Number of cells infected 

For this calculation, the researchers used data on other coronaviruses to estimate that every infected cell contains 10 to 100 infectious virions. Having estimated the total number of virions present, they can also estimate the number of cells infected. At the peak of infectivity, 104 – 106 cells are infected, about 0.001% to 0.00001% of our total.

Not all cells are susceptible to COVID-19. To infect a host cell, COVID-19 needs one of two receptors, angiotensin-converting enzyme (ACE) and transmembrane protease, serine 2 (TMPRSS2). They are found in about 1-10 % of our lung and airway cells, further reducing the choice of cellular hosts to the range of 100 to 10,000 cells. 

A hundred virions in 10,000 cells, 0.0001% of our total cells, is all that is necessary to kill us. We may be more fragile than we would like to believe.

Our cellular defenses

IgG antibodies found in serum roughly three weeks after infection measure around 10 μg/mL, but only about 5% are directed at COVID-19’s spike and can neutralize it. Using the weight of the IgG, they estimated the number of antibodies present. The COVID-19 virion has about 30 to 40 spikes. Research in other viruses found that 3 to 4 sites need to be bound by the antibody to neutralize the virus.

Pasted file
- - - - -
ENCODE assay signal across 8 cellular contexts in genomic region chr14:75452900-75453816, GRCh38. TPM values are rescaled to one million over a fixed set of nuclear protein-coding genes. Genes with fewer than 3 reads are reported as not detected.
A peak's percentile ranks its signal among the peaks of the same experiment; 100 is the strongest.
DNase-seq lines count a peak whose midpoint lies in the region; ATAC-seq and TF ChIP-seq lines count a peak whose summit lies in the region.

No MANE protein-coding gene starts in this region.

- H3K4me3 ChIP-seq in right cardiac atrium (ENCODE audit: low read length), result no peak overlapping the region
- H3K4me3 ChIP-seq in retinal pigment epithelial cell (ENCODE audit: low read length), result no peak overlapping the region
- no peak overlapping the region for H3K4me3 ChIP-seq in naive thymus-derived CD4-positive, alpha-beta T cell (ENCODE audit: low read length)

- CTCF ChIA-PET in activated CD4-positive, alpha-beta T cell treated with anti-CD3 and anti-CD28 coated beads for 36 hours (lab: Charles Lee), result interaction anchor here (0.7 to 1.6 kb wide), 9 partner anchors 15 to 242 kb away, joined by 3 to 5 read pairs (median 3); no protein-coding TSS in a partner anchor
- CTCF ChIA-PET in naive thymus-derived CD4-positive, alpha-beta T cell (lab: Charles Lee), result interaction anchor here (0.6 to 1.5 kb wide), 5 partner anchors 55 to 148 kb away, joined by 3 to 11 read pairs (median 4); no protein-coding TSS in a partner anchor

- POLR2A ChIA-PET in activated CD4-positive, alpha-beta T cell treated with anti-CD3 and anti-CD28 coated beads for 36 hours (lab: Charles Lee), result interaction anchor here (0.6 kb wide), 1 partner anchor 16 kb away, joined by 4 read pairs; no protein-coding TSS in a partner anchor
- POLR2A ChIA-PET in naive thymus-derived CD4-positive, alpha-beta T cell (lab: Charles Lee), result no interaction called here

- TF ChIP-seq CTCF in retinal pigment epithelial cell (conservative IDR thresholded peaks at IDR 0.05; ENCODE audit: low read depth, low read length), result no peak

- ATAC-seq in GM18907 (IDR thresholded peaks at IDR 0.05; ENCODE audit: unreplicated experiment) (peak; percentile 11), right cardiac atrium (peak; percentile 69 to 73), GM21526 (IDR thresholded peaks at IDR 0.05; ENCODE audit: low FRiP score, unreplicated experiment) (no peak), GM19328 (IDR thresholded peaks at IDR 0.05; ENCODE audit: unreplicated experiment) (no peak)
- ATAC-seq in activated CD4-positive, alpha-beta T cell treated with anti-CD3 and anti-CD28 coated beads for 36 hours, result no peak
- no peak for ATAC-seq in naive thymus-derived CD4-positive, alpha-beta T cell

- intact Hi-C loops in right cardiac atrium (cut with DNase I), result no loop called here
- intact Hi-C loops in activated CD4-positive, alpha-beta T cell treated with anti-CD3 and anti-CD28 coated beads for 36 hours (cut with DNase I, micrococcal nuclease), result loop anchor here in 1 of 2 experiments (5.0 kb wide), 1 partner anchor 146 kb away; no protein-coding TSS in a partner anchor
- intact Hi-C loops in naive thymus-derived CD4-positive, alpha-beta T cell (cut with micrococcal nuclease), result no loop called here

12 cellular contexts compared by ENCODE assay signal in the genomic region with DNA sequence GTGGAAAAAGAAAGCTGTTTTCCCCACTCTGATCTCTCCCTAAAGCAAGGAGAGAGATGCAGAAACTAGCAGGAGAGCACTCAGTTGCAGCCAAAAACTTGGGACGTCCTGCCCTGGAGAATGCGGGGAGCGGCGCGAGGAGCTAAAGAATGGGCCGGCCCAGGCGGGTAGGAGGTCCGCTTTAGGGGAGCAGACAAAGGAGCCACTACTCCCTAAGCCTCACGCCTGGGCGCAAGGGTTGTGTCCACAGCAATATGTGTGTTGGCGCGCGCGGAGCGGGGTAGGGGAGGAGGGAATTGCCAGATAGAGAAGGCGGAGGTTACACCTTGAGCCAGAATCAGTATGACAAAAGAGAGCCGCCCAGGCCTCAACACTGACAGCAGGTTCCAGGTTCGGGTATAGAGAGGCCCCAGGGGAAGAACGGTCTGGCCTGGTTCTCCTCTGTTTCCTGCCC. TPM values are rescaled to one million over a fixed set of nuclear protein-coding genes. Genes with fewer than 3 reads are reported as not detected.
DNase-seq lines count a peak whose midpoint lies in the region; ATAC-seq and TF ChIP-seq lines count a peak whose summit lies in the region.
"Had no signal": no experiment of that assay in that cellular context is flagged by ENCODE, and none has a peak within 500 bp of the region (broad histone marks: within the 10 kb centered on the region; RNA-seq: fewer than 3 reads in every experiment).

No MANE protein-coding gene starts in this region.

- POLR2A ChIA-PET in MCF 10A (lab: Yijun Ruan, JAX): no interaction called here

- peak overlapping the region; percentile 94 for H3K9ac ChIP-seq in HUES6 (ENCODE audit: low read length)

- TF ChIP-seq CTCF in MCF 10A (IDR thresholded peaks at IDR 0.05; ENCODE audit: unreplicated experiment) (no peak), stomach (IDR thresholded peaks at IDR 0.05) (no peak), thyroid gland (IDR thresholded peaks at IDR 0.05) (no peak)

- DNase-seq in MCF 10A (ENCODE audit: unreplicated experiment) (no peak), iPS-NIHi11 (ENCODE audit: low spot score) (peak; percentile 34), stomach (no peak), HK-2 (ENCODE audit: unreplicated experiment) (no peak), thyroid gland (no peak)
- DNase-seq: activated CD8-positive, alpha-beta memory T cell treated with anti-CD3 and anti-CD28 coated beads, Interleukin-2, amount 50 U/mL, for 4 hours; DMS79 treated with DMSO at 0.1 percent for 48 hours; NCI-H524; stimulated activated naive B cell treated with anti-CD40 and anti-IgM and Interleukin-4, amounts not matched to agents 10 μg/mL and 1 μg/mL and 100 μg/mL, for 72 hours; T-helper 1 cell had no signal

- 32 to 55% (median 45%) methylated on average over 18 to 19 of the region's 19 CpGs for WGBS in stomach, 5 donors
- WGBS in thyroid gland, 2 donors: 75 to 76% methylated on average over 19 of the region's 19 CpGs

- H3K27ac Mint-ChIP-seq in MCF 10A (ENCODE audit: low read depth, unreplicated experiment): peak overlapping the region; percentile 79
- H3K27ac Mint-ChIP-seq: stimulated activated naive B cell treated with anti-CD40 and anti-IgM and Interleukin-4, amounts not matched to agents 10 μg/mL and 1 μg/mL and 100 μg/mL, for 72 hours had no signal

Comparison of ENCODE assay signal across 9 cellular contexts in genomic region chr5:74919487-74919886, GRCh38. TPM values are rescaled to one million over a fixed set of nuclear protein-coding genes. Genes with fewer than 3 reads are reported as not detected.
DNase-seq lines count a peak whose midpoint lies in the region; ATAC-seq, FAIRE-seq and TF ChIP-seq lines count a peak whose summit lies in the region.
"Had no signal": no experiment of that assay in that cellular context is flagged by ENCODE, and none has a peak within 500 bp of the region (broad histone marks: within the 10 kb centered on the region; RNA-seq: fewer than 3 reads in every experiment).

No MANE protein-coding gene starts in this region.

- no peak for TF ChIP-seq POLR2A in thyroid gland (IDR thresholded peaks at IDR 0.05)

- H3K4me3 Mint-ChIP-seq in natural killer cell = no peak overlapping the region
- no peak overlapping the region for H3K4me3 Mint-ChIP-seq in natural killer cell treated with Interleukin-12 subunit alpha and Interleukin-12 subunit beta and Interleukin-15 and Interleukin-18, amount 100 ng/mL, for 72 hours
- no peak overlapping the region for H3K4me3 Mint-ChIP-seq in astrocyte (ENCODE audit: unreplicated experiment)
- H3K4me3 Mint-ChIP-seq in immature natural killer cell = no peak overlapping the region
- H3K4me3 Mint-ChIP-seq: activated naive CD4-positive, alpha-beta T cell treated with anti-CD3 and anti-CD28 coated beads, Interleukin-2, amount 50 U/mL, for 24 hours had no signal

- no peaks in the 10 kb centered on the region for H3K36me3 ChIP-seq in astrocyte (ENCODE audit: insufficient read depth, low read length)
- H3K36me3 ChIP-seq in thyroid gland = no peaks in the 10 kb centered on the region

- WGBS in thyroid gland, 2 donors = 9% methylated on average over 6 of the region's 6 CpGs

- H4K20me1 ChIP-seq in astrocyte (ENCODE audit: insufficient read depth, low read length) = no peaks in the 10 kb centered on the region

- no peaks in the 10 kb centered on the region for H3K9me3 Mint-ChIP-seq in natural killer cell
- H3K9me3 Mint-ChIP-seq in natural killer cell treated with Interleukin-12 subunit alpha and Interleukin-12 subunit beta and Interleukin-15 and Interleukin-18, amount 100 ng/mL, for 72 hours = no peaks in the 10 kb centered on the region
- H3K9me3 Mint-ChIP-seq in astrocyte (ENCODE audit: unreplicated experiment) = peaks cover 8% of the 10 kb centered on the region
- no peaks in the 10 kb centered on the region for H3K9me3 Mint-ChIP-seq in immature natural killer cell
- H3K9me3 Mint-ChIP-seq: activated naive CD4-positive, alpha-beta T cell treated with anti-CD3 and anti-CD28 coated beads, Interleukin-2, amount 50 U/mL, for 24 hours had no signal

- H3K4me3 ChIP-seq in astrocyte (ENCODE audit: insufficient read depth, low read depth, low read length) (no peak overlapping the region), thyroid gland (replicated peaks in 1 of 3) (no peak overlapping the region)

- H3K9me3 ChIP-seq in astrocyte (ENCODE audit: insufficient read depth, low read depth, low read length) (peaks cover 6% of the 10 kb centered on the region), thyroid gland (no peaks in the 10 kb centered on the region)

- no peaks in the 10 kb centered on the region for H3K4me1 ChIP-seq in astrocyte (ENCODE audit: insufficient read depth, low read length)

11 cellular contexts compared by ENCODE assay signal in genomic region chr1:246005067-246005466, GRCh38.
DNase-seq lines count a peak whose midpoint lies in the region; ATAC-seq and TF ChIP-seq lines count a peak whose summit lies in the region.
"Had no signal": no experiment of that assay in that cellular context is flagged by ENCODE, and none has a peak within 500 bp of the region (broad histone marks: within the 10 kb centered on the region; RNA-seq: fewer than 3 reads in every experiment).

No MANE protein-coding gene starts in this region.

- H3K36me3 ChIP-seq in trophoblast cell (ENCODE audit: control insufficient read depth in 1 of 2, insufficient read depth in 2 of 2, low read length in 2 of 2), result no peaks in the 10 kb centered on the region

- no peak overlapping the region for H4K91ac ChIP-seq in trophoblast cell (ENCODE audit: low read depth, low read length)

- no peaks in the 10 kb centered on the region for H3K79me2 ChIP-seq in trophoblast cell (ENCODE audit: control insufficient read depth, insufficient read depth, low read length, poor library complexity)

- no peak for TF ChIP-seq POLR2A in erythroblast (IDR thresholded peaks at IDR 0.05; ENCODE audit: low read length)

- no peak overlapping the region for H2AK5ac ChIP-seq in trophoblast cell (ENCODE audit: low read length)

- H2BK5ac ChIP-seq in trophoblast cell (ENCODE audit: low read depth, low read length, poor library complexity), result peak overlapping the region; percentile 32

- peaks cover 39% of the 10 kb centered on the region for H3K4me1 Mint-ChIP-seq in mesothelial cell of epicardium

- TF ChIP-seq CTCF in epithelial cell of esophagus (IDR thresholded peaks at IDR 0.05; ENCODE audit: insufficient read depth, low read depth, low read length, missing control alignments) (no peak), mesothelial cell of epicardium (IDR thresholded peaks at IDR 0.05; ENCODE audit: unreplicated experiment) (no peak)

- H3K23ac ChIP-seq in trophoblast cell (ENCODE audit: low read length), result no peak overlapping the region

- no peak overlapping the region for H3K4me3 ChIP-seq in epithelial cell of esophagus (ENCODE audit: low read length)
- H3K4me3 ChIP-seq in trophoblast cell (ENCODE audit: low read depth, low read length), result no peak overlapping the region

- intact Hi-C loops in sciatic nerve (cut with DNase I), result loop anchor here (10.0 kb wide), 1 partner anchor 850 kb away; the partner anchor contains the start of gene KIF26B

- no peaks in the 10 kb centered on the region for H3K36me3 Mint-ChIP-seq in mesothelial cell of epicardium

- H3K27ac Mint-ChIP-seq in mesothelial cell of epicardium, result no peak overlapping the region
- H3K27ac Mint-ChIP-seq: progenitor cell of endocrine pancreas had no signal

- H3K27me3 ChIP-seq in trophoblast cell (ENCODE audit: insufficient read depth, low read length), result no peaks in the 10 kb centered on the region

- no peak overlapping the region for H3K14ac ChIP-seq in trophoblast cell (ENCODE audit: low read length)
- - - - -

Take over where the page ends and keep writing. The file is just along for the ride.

Based upon that information and a little math, we mount a significant response, producing an estimated 100 to 10,000 antibodies against every spike. Similar calculations for T cells suggest that there are 100 to 1,000 T cells focused on COVID-19 for each infected cell. 

Virions and severity of disease

We still do not know how the number of virions correlates with the severity of disease. Some studies suggest the viral load is similar among the asymptomatic and critically ill; others find significant differences. The researchers note that viral shedding continues for more extended periods in the severely ill. Their calculations suggest that viral load maybe “1-2 orders of magnitude higher” in the non-survivors.

Just for Fun

Can we answer the question of how many virions “dance on the head of a pin?” Here is the researcher’s calculation.

Assuming 1-10 million active infections at any given time, there are 1017 to 1019 RNA copies or 1013 to 1015 virions. A virion weighs about 1 fg, a femtogram, or 1 x 10-15 grams. I will spare both you and me the math. There are approximately 0.1kg to 10 kg virions out and about at a given moment in time. At the upper limit, 22 pounds of virus are responsible for the current global totals of 3.72 million deaths and 173 million infections.


[1] The TCID50, the amount needed to kill 50% of the cells, is used to calculate “infectious units

Source: The total number and mass of SARS-CoV-2 virions PNAS DOI: 10.1073/pnas.2024815118


Chuck Dinerstein, MD, MBA

Director of Medicine

Dr. Charles Dinerstein, M.D., MBA, FACS is Director of Medicine at the American Council on Science and Health. He has over 25 years of experience as a vascular surgeon.